“The Bell Jar,” Sylvia Plath

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This book first came into my possession years ago, during an inexplicable burst of motivation to educate myself. I wanted to be someone who had read The Classics, to be well versed in literature that transcended time and remained relevant. I bought The Bell Jar alongside 1984 and Catcher in the Rye. First, I kept them on my nightstand to encourage myself. Over time, they found their way to my dusty bookshelves. It’s only now, years later, that I’ve successfully completed any of them.

I’m glad it was this one.

What I’m doing now—blogging about books by women in order to educate myself—is a pretty much a slightly more grown-up, but just about equally pretentious version of that original compulsion. I’ll own up to that. It does, however, have its perks. One has been seeing so much of myself in the material.

The Bell Jar by Sylvia Plath is the story of Esther Greenwood, a talented college student and writer, and her experience with depression and suicidal tendencies. The novel begins with her in NYC, growing disillusioned, in spite of her exciting, competitive editorial internship. The more she recognizes the need to motivate herself, the further she sinks. When she returns home, academic disappointment and the tedium of life in her mother’s small house only amplify her dwindling emotional wellbeing. The novel culminates in a series of stays in various mental institutions after her attempted suicide, and her efforts to regain some part of herself and to resist being snuffed out like a flame.

“I saw my life branching out before me like the green fig tree in the story. From the tip of every branch, like a fat purple fig, a wonderful future beckoned and winked. One fig was a husband and a happy home and children, and another fig was a famous poet and another was a brilliant professor… and above these figs were many figs I couldn’t quite make out. I saw myself sitting in the crotch of this fig tree, starving to death, just because I couldn’t make up my mind which of the figs to choose. I wanted each and every one of them, but choosing one meant losing all the rest, and, as I sat there, unable to decide, the figs began to wrinkle and go black, and, one by one, they plopped to the ground at my feet.”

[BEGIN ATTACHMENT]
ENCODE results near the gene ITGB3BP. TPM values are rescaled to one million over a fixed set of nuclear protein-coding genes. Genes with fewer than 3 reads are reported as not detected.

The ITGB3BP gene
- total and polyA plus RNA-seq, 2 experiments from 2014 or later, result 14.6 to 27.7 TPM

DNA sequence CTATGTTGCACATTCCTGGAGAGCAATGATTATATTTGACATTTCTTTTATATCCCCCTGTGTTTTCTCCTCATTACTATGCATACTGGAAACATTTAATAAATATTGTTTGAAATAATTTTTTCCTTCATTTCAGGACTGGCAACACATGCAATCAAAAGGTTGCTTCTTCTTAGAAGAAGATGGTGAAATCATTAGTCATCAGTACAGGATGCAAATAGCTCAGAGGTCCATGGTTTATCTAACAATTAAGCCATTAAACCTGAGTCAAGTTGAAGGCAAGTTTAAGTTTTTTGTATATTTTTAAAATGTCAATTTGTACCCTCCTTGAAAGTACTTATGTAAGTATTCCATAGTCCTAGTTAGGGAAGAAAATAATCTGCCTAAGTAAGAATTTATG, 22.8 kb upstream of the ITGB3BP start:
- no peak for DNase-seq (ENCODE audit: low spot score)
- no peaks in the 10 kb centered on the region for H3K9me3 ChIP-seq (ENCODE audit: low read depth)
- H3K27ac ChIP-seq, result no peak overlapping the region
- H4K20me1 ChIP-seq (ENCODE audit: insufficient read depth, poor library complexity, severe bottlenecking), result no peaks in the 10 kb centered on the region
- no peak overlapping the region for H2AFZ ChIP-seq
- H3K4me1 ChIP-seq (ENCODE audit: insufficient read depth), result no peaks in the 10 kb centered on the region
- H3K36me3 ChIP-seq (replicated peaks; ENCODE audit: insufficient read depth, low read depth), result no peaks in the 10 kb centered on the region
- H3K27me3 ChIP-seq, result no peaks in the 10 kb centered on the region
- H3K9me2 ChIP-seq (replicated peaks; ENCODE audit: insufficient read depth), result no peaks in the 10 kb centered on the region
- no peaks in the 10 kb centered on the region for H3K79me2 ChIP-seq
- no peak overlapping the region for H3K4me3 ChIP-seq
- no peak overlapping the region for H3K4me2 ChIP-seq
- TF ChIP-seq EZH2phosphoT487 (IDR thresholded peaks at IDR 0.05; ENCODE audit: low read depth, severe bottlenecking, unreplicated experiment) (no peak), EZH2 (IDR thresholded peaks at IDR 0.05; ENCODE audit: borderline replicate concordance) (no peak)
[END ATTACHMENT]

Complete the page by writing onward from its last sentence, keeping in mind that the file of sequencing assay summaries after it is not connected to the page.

I know I’m not to first to relate to Esther. That does not, however, diminish her importance. I’d argue that it’s the core of it. Depression is so often perceived as the absence of ambition. In reality, it is exacerbated by the overwhelming abundance of it. It is looking up at all of those figs, wanting each and every one, but being unable to choose, and feeling paralyzed by the state of indecision.

Obviously, it’s much more complicated than that, and I don’t intend to oversimplify it. Depression is a serious and devastating condition with roots deeper than its symptoms. It is, however, important to remember that many of its common symptoms are misinterpreted. In spite of the dark nature of The Bell Jar, I found Plath’s depiction of Esther to be eerily heartening. She had ambitions, a life—or many lives—she wanted to live. Until the possibility of living any of them began to feel remote, and living itself became unbearable. I found much of this novel shocking; not because it was dark, but because it was so easy to relate to. That’s a scary feeling, and one I’m sure many readers have experienced with this book.

The Bell Jar was unquestionably one of the most vulnerable reading experiences I’ve had in years. Seeing so many personal thoughts and feelings written out by a complete stranger long before I was born is unnerving and captivating in equal parts. I’m glad pretentious, 18-year-old me bought this book and left it waiting on my shelf for current me.

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